Rate That President! : Part I

Time for my annual rant about Presidents’ Day.  I see no reason why great Presidents like Washington and Lincoln should share a date with miserable failures like James Buchanan and Jimmy Carter.  Technically the federal holiday is still George Washington’s birthday, although that makes absolutely no sense as the holiday has to fall between February 15-21, and thus can never occur on February 22, Washington’s birthday.  A popular sport for Americans has always been rating their Presidents.  All such ratings are of course subjective and mine is no exception.  I weigh the good and the ill that a particular president did and that determines his place in my ranking.  Feel free to note your disagreements in the comboxes.  Here is Part I of my list from best to worst:

1.  George Washington-The Father of our Country is the standard by which all presidents should measure themselves.  Victory in the American Revolution would have been impossible without his leadership.  At the Constitutional Convention, his quiet leadership was a steadying force for the often quarrelsome and contentious drafters.  His presence ensured that the constitution drafted would be taken seriously by the States.  As President he established endless precedents for his successors to follow, dealt successfully with the huge national debt left from the Revolution, and knit the Union together.  None of his successors come close to him except for Lincoln.

2.  Abraham Lincoln-In just a little over four years he fought and won our Civil War, ended slavery and preserved our Union.  His speeches are masterpieces of the English language.  The great tragedy for our nation is that he was slain before he could attempt to guide the nation through Reconstruction.  Washington and Lincoln are in a class by themselves.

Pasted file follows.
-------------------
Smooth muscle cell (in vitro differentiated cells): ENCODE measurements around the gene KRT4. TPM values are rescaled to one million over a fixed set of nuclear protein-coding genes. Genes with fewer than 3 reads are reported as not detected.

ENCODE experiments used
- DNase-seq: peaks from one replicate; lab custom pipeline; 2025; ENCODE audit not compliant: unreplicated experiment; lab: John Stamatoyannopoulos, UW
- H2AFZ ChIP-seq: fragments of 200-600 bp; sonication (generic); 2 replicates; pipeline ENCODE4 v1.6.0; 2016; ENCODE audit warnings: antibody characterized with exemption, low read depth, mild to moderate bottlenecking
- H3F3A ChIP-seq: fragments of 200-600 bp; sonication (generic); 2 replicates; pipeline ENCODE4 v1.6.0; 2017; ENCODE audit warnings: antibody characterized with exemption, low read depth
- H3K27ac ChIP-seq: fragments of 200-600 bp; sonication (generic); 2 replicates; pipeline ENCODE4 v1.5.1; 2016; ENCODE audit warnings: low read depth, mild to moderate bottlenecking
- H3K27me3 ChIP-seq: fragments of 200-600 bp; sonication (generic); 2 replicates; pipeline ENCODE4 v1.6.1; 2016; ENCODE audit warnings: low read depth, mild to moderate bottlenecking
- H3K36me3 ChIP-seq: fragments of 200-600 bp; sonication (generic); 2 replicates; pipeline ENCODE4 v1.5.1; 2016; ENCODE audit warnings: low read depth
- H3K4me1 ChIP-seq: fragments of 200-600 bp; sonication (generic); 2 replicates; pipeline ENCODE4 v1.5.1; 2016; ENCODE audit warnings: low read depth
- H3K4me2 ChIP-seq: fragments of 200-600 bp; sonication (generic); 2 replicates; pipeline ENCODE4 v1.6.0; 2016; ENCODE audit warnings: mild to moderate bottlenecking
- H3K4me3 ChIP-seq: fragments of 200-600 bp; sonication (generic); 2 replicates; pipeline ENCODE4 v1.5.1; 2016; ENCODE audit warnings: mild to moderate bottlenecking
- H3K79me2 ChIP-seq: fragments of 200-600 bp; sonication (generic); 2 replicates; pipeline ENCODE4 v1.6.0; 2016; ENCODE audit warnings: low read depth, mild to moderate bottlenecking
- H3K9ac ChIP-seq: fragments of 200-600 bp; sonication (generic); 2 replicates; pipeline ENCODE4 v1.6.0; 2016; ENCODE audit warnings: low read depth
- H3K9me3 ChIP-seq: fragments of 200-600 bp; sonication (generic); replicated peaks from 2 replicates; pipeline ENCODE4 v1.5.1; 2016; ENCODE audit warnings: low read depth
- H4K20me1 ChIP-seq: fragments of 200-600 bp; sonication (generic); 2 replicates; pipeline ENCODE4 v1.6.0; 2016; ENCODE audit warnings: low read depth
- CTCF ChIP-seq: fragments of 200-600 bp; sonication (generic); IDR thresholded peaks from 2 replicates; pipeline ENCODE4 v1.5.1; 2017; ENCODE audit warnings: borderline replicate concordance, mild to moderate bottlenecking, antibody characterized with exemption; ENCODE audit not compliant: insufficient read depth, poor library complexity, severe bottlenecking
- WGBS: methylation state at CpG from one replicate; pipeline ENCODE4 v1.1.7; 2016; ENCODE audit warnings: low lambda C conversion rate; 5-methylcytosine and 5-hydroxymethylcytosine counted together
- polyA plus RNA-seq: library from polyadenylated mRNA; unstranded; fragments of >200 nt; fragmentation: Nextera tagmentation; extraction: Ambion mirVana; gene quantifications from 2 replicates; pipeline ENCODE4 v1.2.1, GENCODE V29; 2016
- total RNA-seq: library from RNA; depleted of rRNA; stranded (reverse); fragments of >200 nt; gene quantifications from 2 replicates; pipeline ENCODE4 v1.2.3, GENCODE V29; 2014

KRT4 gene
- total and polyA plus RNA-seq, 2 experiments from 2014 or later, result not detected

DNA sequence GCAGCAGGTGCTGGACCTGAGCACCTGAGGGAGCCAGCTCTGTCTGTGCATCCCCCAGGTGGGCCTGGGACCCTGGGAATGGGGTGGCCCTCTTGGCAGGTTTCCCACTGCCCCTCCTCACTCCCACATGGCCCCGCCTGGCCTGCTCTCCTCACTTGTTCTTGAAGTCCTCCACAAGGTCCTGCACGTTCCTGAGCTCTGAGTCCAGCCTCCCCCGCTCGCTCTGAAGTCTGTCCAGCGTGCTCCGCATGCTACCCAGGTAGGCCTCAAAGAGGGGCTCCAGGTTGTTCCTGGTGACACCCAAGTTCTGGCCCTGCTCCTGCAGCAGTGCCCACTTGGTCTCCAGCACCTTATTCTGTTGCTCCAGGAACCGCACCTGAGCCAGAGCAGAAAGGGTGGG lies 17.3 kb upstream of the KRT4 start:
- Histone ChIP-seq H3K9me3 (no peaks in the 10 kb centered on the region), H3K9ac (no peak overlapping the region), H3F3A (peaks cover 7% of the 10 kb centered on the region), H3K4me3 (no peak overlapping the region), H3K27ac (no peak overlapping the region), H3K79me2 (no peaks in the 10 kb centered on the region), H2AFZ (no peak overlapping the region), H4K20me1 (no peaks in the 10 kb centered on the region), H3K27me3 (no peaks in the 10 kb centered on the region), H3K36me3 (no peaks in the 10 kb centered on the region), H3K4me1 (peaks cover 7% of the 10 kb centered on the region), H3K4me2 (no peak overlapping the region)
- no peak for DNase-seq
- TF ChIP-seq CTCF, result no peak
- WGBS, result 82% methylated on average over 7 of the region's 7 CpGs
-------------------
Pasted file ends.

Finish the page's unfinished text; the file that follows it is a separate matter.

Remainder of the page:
3.  Franklin Delano Roosevelt-I believe that his policies during the New Deal were truly voodoo economics and that much of what he did was wrongheaded and retarded recovery and economic growth.  However, only a fool could deny that his raising of American morale through the New Deal was anything less than brilliant.  As a war president he was wise enough to let the generals and admirals fight the war, and, in general, he chose them wisely.  He is largely responsible for the creation of modern America, a fact that will earn him both boos and plaudits.

4.  Theodore Roosevelt-With the first Roosevelt to occupy the oval office, America strode onto the world stage.  From building the Panama Canal, resolving the Russo-Japanese War to the sailing of the Great White Fleet around the globe, Roosevelt set the framework for the American Century.

5.  James K. Polk-He settled the Oregon dispute with Great Britain and successfully waged the Mexican War which added vast territories to our country.  Few presidents have accomplished as much in two terms as Polk did in one.  He also had the good grace to die shortly after he left office, a policy some other former presidents would have been wise to emulate.